Los Angeles Times: The most intriguing couple in Britain these days isn't Charles and Camilla, but the political partnership of Prime Minister Tony Blair and his chancellor of the exchequer -- and next-door neighbor on Downing Street -- Gordon Brown. The prime minister is seeking a third term in office, but the buzz in London is not so much about whether he will prevail in the May 5 election. It's about whether Brown will eclipse Blair at some point afterward as the Labor Party's undisputed leader, and the nation's prime minister.
Polls have been showing the conservatives inching up on Blair, but given Labor's overwhelming advantage in Parliament, the emergence of a conservative majority is unlikely. Moreover, Michael Howard, the Tory leader, can hardly capitalize on Blair's support for the war in Iraq and his close friendship with George W. Bush because Howard also supported the war. The worry now is that the Tories, once in full campaign mode, may go too far in ridiculing the European Union, thereby jeopardizing prospects for Britain's endorsement of the new EU constitution in a referendum expected to take place next year.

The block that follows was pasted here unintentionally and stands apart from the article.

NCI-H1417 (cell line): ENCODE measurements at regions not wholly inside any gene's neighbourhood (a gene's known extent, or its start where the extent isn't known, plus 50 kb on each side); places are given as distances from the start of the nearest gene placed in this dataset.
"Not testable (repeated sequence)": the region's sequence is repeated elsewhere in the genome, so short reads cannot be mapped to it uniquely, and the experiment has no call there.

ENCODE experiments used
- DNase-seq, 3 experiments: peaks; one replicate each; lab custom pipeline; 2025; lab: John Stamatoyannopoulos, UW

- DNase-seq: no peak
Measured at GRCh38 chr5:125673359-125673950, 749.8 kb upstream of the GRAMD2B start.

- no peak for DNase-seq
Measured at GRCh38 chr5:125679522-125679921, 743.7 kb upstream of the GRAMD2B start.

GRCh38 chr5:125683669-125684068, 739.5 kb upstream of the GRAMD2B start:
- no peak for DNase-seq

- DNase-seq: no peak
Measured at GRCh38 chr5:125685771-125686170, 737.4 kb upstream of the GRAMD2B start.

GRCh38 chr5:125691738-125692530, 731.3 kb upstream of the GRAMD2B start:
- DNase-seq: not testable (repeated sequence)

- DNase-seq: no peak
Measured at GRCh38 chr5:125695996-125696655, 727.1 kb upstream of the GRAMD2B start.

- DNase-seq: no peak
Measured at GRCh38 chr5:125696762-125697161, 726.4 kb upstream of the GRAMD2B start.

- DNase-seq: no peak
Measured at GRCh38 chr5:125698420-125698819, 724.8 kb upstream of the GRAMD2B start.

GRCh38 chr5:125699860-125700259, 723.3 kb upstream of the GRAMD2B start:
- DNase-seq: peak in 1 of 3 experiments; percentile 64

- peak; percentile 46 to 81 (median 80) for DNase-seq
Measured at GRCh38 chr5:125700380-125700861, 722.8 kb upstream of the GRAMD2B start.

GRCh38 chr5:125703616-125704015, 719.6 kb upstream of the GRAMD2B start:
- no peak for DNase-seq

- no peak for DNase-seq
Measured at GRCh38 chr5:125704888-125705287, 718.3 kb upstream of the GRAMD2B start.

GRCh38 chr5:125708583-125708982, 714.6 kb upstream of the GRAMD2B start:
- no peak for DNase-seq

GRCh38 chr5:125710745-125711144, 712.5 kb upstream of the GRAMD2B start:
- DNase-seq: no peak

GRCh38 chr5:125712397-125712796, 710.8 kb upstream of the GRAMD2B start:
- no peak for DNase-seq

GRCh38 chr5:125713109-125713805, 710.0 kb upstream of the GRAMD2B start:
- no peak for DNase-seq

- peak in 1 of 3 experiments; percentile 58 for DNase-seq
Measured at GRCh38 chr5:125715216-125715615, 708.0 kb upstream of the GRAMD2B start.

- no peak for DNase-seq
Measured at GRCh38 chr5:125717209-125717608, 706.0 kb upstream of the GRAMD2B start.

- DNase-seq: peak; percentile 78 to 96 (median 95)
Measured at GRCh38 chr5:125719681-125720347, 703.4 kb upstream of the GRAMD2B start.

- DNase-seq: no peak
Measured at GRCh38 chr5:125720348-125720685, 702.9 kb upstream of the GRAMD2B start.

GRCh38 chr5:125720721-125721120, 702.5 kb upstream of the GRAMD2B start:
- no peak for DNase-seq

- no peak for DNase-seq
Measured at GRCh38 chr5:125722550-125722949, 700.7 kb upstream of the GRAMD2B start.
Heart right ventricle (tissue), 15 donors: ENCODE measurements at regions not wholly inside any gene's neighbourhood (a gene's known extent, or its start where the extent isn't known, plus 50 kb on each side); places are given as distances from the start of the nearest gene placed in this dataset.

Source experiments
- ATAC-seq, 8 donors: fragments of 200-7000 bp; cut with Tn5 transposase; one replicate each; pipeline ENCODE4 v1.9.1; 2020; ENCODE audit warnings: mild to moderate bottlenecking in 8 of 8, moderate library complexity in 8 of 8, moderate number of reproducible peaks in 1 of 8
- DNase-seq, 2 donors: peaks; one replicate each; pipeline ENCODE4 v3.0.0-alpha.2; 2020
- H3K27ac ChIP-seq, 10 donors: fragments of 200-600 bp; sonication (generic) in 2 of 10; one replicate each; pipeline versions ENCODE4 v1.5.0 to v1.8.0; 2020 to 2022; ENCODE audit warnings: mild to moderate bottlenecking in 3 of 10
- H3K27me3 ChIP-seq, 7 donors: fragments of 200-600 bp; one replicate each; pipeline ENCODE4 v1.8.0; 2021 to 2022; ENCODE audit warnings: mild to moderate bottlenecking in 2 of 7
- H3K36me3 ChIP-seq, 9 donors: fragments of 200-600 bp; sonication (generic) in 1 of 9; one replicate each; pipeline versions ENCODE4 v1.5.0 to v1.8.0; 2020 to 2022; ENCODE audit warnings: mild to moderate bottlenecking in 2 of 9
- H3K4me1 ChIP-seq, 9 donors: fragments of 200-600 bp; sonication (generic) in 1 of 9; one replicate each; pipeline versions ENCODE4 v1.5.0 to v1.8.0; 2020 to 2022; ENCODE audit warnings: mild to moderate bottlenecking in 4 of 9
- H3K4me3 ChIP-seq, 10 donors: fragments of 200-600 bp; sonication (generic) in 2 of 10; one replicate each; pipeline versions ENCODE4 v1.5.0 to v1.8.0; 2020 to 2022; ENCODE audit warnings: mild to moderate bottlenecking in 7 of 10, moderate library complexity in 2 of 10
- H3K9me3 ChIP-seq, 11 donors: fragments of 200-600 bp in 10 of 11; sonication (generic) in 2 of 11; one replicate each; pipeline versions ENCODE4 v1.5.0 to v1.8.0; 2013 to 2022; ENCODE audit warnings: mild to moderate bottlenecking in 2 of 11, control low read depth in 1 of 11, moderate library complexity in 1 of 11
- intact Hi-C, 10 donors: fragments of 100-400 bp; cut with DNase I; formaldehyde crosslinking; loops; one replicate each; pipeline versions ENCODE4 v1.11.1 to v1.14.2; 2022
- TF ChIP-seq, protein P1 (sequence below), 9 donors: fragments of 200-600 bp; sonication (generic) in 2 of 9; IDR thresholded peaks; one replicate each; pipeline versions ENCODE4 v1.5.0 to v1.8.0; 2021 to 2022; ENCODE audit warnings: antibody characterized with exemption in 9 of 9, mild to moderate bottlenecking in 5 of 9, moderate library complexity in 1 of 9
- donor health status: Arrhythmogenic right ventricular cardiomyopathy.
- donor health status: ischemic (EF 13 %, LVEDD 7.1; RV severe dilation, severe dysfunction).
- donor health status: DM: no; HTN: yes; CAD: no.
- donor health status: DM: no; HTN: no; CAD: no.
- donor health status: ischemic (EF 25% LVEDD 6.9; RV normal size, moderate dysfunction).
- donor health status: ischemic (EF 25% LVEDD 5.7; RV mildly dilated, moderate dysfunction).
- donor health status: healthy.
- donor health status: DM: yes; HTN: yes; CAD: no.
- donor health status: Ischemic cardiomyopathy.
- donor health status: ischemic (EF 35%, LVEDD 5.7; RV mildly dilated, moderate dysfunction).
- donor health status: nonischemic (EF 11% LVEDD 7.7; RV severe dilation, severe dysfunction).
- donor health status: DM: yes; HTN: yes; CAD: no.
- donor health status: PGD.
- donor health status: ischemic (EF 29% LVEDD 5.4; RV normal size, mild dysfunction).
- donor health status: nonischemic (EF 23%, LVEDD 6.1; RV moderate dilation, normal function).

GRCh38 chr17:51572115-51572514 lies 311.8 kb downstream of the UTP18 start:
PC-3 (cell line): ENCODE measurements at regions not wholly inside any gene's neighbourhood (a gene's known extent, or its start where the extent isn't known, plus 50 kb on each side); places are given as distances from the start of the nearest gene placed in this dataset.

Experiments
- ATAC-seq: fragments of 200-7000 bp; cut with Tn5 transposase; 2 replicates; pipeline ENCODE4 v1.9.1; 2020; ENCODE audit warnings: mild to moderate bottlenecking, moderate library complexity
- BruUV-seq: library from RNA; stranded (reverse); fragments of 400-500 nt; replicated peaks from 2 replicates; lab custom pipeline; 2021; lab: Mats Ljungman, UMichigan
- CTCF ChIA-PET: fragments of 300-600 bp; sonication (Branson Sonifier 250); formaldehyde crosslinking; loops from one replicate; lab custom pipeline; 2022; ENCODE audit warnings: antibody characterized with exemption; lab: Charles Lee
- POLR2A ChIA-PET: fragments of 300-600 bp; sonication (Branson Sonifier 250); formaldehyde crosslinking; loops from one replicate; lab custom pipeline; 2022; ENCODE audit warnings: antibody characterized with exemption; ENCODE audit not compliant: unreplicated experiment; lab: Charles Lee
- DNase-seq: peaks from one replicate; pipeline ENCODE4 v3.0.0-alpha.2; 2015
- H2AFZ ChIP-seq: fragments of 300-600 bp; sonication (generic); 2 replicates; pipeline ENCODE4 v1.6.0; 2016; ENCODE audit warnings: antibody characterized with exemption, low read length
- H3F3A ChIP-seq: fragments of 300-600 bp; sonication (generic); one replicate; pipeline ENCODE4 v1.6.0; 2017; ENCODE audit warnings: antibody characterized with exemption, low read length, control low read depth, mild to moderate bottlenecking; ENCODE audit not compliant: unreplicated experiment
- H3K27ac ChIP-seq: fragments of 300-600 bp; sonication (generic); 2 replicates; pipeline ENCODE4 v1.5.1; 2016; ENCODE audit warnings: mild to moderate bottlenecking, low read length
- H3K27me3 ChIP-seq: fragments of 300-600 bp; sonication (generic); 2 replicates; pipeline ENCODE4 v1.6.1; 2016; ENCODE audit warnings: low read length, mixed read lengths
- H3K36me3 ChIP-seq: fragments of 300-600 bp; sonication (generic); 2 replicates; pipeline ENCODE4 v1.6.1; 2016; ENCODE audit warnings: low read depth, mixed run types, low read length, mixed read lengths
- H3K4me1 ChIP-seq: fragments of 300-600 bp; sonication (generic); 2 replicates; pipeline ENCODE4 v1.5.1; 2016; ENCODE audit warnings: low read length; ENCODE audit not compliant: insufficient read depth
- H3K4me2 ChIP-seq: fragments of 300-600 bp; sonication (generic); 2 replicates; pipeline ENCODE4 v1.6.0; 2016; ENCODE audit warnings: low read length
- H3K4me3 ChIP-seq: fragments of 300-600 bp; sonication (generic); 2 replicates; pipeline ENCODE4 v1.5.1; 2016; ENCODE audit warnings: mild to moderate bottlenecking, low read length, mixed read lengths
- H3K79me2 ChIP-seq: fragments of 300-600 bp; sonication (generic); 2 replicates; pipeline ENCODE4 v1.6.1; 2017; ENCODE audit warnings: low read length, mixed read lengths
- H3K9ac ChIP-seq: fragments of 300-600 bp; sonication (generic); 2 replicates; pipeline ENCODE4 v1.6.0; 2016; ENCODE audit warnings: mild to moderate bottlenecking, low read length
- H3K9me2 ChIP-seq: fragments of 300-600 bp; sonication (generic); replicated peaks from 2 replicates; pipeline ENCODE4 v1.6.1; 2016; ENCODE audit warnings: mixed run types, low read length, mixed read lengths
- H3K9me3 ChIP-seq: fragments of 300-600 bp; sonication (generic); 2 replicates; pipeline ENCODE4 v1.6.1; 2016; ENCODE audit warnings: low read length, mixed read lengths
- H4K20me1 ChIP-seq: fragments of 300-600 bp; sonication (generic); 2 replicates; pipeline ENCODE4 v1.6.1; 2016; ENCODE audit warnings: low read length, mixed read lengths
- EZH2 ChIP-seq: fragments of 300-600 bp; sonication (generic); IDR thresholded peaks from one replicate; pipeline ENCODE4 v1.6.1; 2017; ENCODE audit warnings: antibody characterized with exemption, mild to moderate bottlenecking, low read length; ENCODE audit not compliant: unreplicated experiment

Brown was perceived to be a less-than-enthusiastic supporter of the war, and he has been the orchestrator of Blair's greatest triumph -- the impressive stewardship of the British economy, which has put the rest of Europe to shame. Blair and Brown were close partners in the quest to resurrect Labor's fortunes and modernize the party's image by following Bill Clinton's playbook. It was widely assumed that Blair would step aside after two terms and let Brown take over as prime minister. That hasn't happened, and by all accounts, the relationship between the two men has been strained of late.
Blair has been a close friend to the United States, and to both Clinton and Bush. He has tried to serve as a mediator between the U.S. and the EU, and at the same time sought to interject London more deeply in EU affairs.
British voters are content with their lot but weary of Blair, and the danger for him is that pro-Brown forces within the Labor Party might press for change if the party's margin of victory shrinks this time around.